Eddie Murphy’s Billy Ray Valentine lives on his wits. He masquerades as a homeless amputee Vietnam vet. He owes money all over town, and he boasts of limousines, “bitches”, and an unsurpassed knowledge of Karate. He proves to be the perfect, unknowing subject of a dual experiment initiated by the evil multi-millionaire Duke Brothers, Randolph (Ralph Bellamy) and Mortimer (Don Ameche). The Duke Brothers want to know if a man’s success, personal and financial, is largely dependent on his upbringing or the lifestyle he enjoys – in other words, heredity or environment. They (with the help of unscrupulous security specialist Clarence Beeks), destroy top employee, Louis Winthorpe III (Dan Aykroyd), his reputation, and his finances, and put him on the street. They give Valentine Winthorpe’s life, his job, and his luxurious Philadelphia townhouse.

Aykroyd is arrested for possession of PCP (planted on him by corrupt cop Frank Oz!), his credit cards are confiscated and his assets repossessed by the bank.  He is taken in by kindly hooker, Ophelia (Jamie Lee Curtis), who helps get him back on his feet provided he reimburses her.  Meanwhile, Valentine thrives in his new position at the Duke Brothers’ financial firm.  He becomes the toast of the business world, while Aykroyd has to fend for himself for the first time in his life.  He sells his expensive Roche Vouceau watch to a pawnbroker for $50, buys a gun and, in a drunken stupor, tries to frame Valentine.

For his part, Valentine stumbles onto the Dukes’ “science experiment” and the modest wager (one fucking dollar!) between the brothers.  Lost in all of this is the ultimate outcome.  Valentine proves beyond the shadow of a doubt that a man can succeed in the right climate if he has business acumen.  Winthorpe can survive in an alien environment when he learns the acquired wisdom of compromise.  Putting their heads together, Aykroyd and Murphy concoct a scheme to supply a false crop report to the Dukes, who have retained the continued service of Beeks (an appropriately evil Paul Gleason) for a little bit of their own insider knowledge as they plan to corner the market in frozen orange juice futures.

Director John Landis’ best-reviewed film, from a clever (probably too clever for it’s own good) script by Timothy Harris and Herschel Weingrod; some 33 years on, it still hits hard, but with a positive message – the people at the top will never understand the problems of the poor or disenfranchised, but if they care, there might just be a little hope on the horizon.  Note Eddie Murphy’s disposition throughout the movie.  He seems happy-go-lucky, but always suspicious – a character-beat prevalent in the movies of Preston Sturges, the godfather of the screwball comedy.  Dan Aykroyd’s character, once blissfully ignorant, has to live on the charity of decent, kind-hearted people; people he would never acknowledge in his former life as a master of the universe.  He discovers the downtrodden; particularly the exceptional Ophelia, can also have a head for business in addition to navigating their lives with very few resources.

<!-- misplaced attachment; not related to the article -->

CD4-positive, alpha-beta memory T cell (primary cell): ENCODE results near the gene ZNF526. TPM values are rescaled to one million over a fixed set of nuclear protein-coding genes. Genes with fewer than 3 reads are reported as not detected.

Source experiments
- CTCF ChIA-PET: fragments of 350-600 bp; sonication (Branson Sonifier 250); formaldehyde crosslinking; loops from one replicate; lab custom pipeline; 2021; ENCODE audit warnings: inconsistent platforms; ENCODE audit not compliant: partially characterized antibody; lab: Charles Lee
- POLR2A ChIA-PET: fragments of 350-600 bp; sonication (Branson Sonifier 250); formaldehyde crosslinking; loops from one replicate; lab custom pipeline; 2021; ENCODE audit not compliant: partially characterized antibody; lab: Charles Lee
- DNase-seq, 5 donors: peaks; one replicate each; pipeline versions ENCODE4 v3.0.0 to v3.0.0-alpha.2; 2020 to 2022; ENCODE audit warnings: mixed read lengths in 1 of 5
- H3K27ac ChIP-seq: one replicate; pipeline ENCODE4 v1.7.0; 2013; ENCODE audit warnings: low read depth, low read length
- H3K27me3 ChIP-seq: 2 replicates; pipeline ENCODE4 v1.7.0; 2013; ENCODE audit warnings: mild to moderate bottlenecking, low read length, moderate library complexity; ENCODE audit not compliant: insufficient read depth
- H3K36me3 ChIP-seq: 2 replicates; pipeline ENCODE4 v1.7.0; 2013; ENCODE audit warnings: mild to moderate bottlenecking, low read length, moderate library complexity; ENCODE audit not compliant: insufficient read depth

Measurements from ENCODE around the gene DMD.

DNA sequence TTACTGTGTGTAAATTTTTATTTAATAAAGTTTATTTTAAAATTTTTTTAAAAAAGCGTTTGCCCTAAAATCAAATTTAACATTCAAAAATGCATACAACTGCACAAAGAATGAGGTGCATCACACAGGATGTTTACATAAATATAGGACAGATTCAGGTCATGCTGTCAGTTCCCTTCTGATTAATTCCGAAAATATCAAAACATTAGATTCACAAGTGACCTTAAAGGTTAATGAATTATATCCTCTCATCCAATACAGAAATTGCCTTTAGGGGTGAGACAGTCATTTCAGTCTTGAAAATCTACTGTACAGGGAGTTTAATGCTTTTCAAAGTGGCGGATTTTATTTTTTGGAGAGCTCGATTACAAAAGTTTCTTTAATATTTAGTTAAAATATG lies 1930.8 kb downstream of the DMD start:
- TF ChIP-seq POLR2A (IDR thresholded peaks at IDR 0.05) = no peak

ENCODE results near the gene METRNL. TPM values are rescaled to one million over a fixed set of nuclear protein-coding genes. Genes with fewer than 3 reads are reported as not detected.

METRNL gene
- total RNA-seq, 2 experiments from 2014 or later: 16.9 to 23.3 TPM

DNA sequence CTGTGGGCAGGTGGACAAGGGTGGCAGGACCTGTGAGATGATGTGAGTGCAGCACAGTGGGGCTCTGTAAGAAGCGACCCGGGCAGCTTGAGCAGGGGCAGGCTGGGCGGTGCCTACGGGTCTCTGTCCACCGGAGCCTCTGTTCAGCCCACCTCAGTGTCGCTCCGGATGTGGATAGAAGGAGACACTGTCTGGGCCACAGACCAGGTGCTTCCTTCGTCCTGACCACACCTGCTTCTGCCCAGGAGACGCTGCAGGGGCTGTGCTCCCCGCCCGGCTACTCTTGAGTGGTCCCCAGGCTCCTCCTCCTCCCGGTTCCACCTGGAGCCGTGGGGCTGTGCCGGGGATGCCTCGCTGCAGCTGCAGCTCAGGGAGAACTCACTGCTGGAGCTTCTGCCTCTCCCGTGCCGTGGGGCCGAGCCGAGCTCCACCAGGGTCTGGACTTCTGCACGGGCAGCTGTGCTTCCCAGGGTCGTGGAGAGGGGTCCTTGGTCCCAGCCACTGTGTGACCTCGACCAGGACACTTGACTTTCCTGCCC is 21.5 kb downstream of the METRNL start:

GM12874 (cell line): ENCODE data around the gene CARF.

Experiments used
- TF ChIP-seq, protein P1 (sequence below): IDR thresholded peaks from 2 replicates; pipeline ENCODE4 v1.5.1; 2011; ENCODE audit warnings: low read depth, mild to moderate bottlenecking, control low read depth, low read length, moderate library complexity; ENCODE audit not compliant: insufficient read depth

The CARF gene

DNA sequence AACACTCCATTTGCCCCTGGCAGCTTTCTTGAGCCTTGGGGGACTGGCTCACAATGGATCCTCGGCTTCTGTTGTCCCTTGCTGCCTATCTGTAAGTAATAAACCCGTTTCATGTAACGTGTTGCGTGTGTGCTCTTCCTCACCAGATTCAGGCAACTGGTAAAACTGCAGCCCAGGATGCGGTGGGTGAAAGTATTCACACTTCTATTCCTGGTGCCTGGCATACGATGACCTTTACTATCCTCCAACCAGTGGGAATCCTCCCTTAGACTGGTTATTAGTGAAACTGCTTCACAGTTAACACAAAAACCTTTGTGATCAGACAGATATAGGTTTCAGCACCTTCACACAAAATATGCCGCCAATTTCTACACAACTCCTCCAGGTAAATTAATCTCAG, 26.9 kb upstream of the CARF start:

Trading Places was a rare (for the time) literate comedy that became a box-office hit.  By telling the story from both sides of the financial (and cultural) divide, we are privy to the trappings of screwball comedy as viewed from a modern sensibility with fresh eyes.  Landis makes good use of distinctive Philadelphia locales.  The audience develops a working knowledge of how the Stock Market works and what brokers do (which seems more depressing to me than anything else), and how that system can be easily manipulated.  It’s quite frightening actually.  So frightening, in fact, that “The Eddie Murphy Rule” came to pass in 2010 when the Commodity Futures Trading Commission approved a ban of “misappropriated government information to trade in commodity markets.”  Wow.

Our first cable box was a non-descript metal contraption with a rotary dial and unlimited potential (with no brand name – weird). We flipped it on, and the first thing we noticed was that the reception was crystal-clear; no ghosting, no snow, no fuzzy images. We had the premium package: HBO, Cinemax, The Movie Channel, MTV, Nickelodeon, CNN, The Disney Channel, and the local network affiliates. About $25-$30 a month.  Each week (and sometimes twice a week!), “Vintage Cable Box” explores the wonderful world of premium Cable TV of the early eighties.